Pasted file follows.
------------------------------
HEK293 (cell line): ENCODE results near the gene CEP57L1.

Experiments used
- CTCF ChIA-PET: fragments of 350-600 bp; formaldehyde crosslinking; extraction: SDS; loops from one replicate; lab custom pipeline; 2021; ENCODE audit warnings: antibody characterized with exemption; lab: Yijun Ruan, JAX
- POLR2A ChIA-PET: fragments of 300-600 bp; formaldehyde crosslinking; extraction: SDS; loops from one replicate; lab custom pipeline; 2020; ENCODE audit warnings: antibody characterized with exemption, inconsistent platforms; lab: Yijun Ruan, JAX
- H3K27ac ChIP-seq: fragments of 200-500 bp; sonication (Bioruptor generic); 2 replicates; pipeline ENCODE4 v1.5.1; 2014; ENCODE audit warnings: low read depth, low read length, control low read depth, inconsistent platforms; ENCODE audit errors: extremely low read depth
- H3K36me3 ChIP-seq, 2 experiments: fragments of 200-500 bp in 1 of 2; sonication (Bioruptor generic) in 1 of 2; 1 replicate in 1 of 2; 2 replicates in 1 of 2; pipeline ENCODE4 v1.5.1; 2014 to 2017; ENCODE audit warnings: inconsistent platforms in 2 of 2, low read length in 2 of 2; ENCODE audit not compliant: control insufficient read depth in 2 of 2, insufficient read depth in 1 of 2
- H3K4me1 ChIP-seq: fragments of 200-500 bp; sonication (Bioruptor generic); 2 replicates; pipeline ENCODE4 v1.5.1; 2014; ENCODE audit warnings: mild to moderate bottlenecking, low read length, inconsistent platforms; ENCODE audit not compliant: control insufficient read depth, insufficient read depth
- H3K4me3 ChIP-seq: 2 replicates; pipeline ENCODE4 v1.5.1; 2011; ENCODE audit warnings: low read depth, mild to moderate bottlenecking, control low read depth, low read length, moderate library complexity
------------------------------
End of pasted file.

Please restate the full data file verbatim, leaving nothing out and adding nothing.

HEK293 (cell line): ENCODE results near the gene CEP57L1.

Experiments used
- CTCF ChIA-PET: fragments of 350-600 bp; formaldehyde crosslinking; extraction: SDS; loops from one replicate; lab custom pipeline; 2021; ENCODE audit warnings: antibody characterized with exemption; lab: Yijun Ruan, JAX
- POLR2A ChIA-PET: fragments of 300-600 bp; formaldehyde crosslinking; extraction: SDS; loops from one replicate; lab custom pipeline; 2020; ENCODE audit warnings: antibody characterized with exemption, inconsistent platforms; lab: Yijun Ruan, JAX
- H3K27ac ChIP-seq: fragments of 200-500 bp; sonication (Bioruptor generic); 2 replicates; pipeline ENCODE4 v1.5.1; 2014; ENCODE audit warnings: low read depth, low read length, control low read depth, inconsistent platforms; ENCODE audit errors: extremely low read depth
- H3K36me3 ChIP-seq, 2 experiments: fragments of 200-500 bp in 1 of 2; sonication (Bioruptor generic) in 1 of 2; 1 replicate in 1 of 2; 2 replicates in 1 of 2; pipeline ENCODE4 v1.5.1; 2014 to 2017; ENCODE audit warnings: inconsistent platforms in 2 of 2, low read length in 2 of 2; ENCODE audit not compliant: control insufficient read depth in 2 of 2, insufficient read depth in 1 of 2
- H3K4me1 ChIP-seq: fragments of 200-500 bp; sonication (Bioruptor generic); 2 replicates; pipeline ENCODE4 v1.5.1; 2014; ENCODE audit warnings: mild to moderate bottlenecking, low read length, inconsistent platforms; ENCODE audit not compliant: control insufficient read depth, insufficient read depth
- H3K4me3 ChIP-seq: 2 replicates; pipeline ENCODE4 v1.5.1; 2011; ENCODE audit warnings: low read depth, mild to moderate bottlenecking, control low read depth, low read length, moderate library complexity